Stories by Emily Hoover
  1  Surge
3  Angelo Loves Tammy
4  El Brutál
5  Real Fun
  6  Tectonics of Time
  7  Some Kind of Saint
  8  Snitch
10  Reflections at Aqua Key West

  About the Author  |  |  Summer 2021 Fiction Issue


Though Angelo’s looks had always impressed girls, his green-blue eyes, brown skin, and curly hair had also tagged him, for as long as he could remember, as a target in the eyes of the law. So he would slip on a ball cap—to camouflage the ‘fro deemed “distracting” by school officials—and head out the door without once glancing at himself in the mirror. Even when he brushed his teeth, he kept his head down, away from the mirror, to avoid seeing himself for what he really was: trigueño. That’s what the light skinned Puerto Ricans called him, especially the nuyoricans, and that was when they were being nice. The non-Hispanic black kids didn’t trust him, saw him as some kind of shape shifting spy, and kept their distance. Among the mostly white poor in Eaton Park, Angelo was thug; if they caught him speaking Spanish, he became spic, wetback even though it made no sense. Tammy Collins was the only white person in Eaton Park to call him by his name, and that was before she moved away. Maybe her brother Daniel would have also, but Angelo realized now that he never gave Daniel a chance.

The Collins house had been vacant for two years. It smelled like smoke for almost a year after the fire. In Florida, everything sticks to the air. The torrential rain couldn’t wash away what happened, and its regularity only made the smell worse: wet tragedy instead of dry. Angelo had no choice but to face the Collins house when he left for school every morning because it sat directly across the street. He knew very well the charred concrete, worn by time and Housing & Urban Development red tape. He was probably the first in the neighborhood to spot the yellow demolition note thirty-one days ago. Angelo had just tucked the date and time into his mind and left for school unnoticed; he didn’t tell anyone about the note, not even his sisters Paola and Ariana, who still lived at home.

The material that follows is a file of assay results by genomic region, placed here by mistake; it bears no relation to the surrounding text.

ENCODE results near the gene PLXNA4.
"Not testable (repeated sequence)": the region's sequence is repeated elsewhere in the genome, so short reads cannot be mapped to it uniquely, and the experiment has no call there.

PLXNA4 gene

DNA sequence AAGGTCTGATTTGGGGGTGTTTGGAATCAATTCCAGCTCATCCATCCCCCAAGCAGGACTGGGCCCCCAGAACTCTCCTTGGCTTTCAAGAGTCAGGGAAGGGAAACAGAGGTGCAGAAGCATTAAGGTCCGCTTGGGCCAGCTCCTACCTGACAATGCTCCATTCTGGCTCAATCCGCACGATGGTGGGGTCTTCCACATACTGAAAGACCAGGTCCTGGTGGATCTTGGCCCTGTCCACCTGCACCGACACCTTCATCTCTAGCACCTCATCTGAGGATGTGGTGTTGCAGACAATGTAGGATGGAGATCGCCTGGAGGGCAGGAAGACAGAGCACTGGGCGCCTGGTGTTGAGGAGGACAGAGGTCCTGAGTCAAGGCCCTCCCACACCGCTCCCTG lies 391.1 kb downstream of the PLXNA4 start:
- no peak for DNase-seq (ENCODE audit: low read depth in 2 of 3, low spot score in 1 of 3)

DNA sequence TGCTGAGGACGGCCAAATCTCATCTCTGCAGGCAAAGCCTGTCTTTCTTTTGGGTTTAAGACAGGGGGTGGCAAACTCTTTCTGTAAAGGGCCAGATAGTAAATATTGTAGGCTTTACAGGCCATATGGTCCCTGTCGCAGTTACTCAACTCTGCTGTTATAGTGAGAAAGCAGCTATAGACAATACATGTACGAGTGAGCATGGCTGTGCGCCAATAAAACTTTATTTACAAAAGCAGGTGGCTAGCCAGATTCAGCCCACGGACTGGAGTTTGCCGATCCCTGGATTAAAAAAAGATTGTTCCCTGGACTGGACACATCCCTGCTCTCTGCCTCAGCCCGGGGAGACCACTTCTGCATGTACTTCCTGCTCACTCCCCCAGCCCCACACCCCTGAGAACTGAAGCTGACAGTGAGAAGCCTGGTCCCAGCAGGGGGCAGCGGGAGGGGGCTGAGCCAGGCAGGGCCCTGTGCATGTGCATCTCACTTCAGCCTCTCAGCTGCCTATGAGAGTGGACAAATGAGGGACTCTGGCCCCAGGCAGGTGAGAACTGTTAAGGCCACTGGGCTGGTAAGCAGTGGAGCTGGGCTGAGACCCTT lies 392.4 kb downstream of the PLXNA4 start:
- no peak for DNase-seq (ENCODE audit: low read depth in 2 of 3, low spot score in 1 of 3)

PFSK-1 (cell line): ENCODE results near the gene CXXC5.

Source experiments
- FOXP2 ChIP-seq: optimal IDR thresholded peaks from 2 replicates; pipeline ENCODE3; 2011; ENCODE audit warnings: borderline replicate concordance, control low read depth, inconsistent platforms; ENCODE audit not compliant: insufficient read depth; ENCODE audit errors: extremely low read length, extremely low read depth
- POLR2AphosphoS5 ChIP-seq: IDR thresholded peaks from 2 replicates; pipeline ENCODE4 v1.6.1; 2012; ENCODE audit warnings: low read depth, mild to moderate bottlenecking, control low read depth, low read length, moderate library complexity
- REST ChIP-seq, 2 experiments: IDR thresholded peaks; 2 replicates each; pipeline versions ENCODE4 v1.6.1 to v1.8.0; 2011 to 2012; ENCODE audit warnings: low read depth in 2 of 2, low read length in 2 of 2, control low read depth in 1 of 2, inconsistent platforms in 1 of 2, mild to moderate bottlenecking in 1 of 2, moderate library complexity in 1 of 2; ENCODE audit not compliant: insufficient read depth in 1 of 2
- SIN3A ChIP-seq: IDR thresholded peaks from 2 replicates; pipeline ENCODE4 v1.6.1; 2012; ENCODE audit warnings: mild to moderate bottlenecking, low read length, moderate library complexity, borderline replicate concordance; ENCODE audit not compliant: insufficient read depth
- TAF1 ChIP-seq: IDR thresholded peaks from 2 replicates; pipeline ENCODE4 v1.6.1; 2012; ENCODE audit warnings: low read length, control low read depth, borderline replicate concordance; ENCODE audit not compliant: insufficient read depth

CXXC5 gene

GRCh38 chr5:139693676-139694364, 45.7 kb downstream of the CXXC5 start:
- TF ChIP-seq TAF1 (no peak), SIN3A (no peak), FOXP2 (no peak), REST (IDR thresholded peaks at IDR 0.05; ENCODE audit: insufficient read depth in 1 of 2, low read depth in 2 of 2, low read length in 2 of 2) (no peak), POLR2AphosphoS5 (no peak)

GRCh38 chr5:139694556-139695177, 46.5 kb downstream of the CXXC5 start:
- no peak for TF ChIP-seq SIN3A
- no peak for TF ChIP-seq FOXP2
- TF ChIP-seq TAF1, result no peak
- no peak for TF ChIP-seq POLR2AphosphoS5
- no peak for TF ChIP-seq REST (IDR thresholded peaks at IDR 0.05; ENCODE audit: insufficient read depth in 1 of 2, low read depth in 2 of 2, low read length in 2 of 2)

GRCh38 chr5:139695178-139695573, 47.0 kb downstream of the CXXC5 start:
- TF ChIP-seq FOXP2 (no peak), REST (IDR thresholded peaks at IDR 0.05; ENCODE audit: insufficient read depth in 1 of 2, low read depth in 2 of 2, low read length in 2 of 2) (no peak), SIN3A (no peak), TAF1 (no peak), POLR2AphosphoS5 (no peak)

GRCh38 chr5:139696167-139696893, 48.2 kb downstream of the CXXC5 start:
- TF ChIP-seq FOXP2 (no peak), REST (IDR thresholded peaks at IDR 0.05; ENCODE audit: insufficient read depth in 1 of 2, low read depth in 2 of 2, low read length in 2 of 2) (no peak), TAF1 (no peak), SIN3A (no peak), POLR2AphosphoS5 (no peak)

Though Angelo was pretty sure his parents knew about the demolition, they didn’t like talking about the Collins family because the oldest kid, Phillip, was in the mental institution for starting the fire. People said he did it out of rage because his father passed away shortly after getting out of prison, but Angelo’s mother always felt there was more to the story. Naturally, Angelo didn’t mention that today was demolition day to either of his parents, or that he planned to ditch after lunch in order to witness it. His mother, promoted to manager at Bealls since the company learned of the previous manager’s theft, would be working all day as would his father. Ariana took classes at Polk CC and worked at Harry’s and Paola was always with her boyfriend, Rommel, so Angelo knew he would be alone. He figured it would be like being the only person at the movie theater.

As he left the school cafeteria, passed the greenhouse, and walked around the graffiti-stained bleachers at the baseball fields, he thought about the live oak at the end of his road, how he had carved Angelo Loves Tammy 4Eva into its trunk years ago when he was still in elementary school. He wasn’t sure if Tammy was still in Lakeland or somewhere else, and he ran his fingers across the chain-link fence separating him from campus. It comforted him to know the tree would stick around even if his “love” for Tammy couldn’t withstand the embarrassment of her severely broken family. Angelo’s father had cornered him one evening when he returned from hanging out with Tammy at the park, saying that he wanted Angelo to find a nice Puerto Rican girl around the same age with a working father, “normal” siblings who weren’t gay or psycho, and a good name. This was days after what his father called “the incident” that occurred between Tammy’s brothers, Daniel and Phillip. Angelo was almost ten. They never spoke about it again and soon after, Angelo stopped sitting with Tammy on the bus. It became easier to avoid her when he entered middle school and rode a different bus.